Beginning today, plastic bags will no longer be found in Kenya. If someone is found using one, then they will face a $38,000 fine or potential four-year jail sentence.
It’s officially the world’s harshest plastic bag deterrent.
A full ban on producing, selling, or using plastic bags went into law Monday after a court rejected challenges brought by two large plastic bag importers. The new law was successfully implemented on the third time around, after the first bag-ban in Kenya was proposed over 10 years ago.
Plastic bag pollution is a persistent problem in Kenya. It is not uncommon to see large piles of the single use bags littering the streets of urban centers, where vendors and customers frequently use them to sell and transport items.
Though the bags are convenient, the ultimate cost to the environment is astounding.
"Plastic bags now constitute the biggest challenge to solid waste management in Kenya,” said Kenya's Environment Minister Judy Wakhungu in an interview with the BBC. “This has become our environmental nightmare that we must defeat by all means.”
According to Wakhungu, plastic bags can last anywhere from 20 to 1,000 years in a landfill before they biodegrade. In the meantime, they pose environmental hazards to the communities they end up in.
Serious concerns were raised about the safety of bag disposal when rements of plastic bags were found in the stomach of cows who were to be slaughtered for human consumption. Leaching of plastics into beef destined for supermarkets pose a worrying health risk, according to local veterinarian Mbuthi Kinyanjui.
“This is something we didn’t get 10 years ago but now it’s almost on a daily basis,” he told the Guardian.
Scientists are concerned that the pile up of plastic bags is having a similar negative effect on the marine food chain, where plastic particles can easily make their way into the fish humans eat. The bags also threaten sea life not consumed by humans, such as dolphins, whales, and turtles.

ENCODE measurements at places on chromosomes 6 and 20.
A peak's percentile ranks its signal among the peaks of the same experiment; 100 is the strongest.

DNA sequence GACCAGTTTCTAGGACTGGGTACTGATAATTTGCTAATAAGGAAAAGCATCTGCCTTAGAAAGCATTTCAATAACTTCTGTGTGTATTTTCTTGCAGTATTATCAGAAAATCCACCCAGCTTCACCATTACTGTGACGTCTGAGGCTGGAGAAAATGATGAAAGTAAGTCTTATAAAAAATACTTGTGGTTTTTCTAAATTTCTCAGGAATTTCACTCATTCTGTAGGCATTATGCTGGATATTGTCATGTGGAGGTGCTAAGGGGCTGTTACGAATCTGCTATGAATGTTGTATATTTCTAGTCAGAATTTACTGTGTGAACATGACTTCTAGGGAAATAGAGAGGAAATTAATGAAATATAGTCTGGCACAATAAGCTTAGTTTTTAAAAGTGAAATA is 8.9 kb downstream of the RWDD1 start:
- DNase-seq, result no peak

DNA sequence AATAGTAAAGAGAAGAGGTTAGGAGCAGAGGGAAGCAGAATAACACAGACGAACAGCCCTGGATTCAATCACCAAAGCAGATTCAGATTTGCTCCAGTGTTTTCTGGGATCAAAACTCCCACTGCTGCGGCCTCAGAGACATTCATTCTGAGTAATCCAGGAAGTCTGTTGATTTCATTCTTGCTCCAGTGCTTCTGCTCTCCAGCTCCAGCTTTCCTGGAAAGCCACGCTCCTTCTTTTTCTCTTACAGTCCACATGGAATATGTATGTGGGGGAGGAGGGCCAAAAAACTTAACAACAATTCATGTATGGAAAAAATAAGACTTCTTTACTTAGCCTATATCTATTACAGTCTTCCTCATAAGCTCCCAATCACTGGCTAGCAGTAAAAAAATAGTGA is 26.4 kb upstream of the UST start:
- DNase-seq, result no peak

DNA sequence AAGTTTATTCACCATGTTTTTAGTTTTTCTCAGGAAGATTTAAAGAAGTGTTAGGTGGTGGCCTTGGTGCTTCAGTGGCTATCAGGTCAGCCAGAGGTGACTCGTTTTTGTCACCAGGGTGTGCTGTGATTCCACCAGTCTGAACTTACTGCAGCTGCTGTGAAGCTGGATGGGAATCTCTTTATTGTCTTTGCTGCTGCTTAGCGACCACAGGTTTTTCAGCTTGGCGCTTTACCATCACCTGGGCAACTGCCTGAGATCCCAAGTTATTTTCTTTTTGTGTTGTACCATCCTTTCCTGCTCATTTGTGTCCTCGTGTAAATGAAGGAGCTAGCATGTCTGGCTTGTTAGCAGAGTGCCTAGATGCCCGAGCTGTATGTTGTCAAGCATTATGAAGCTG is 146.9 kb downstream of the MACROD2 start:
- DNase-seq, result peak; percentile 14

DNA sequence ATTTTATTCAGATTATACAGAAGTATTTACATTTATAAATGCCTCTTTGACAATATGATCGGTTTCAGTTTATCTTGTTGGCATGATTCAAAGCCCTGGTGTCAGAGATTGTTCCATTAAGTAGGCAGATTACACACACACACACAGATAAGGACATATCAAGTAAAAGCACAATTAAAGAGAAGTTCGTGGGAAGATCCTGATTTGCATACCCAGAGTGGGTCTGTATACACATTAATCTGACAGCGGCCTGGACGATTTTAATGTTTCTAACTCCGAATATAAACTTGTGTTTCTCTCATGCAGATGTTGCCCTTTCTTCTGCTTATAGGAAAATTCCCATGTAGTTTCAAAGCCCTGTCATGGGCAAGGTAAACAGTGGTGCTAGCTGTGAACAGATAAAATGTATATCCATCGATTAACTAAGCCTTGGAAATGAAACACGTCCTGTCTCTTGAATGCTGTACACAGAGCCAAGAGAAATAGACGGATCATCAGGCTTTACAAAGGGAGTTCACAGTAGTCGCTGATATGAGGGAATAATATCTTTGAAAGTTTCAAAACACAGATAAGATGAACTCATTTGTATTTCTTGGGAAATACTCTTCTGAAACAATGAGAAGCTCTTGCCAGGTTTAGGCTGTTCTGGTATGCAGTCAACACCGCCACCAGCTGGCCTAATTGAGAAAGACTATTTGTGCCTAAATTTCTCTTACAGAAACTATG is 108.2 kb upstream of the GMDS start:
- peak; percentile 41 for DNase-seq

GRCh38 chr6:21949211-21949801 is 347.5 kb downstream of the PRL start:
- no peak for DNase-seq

In a country that uses an estimated 24 million plastic bags per month, many see the move as a victory for the environment.
However, some people in the business community worry that the ban will ultimately harm economic prosperity, and generally make life more difficult for the average Kenyan.
Kenya is a major exporter of plastic bags in Africa.
In an interview with the Guardian, spokesman for the Kenyan Association of Manufacturers Samuel Matonda said the ban would eliminate 60,000 jobs and cause 176 manufacturers to close.
“The knock-on effects will be very severe,” Matonda said. “It will even affect the women who sell vegetables in the market – how will their customers carry their shopping home?”
Right now, Kenyans discovered using bags will only have them confiscated with a warning. Soon, they could face the penalties of what is being called the “world’s toughest law against plastic bags.”
Several other African nations have already enacted similar bans or fines on plastic bag use, as have more than 40 countries around the world including China, France, and Italy.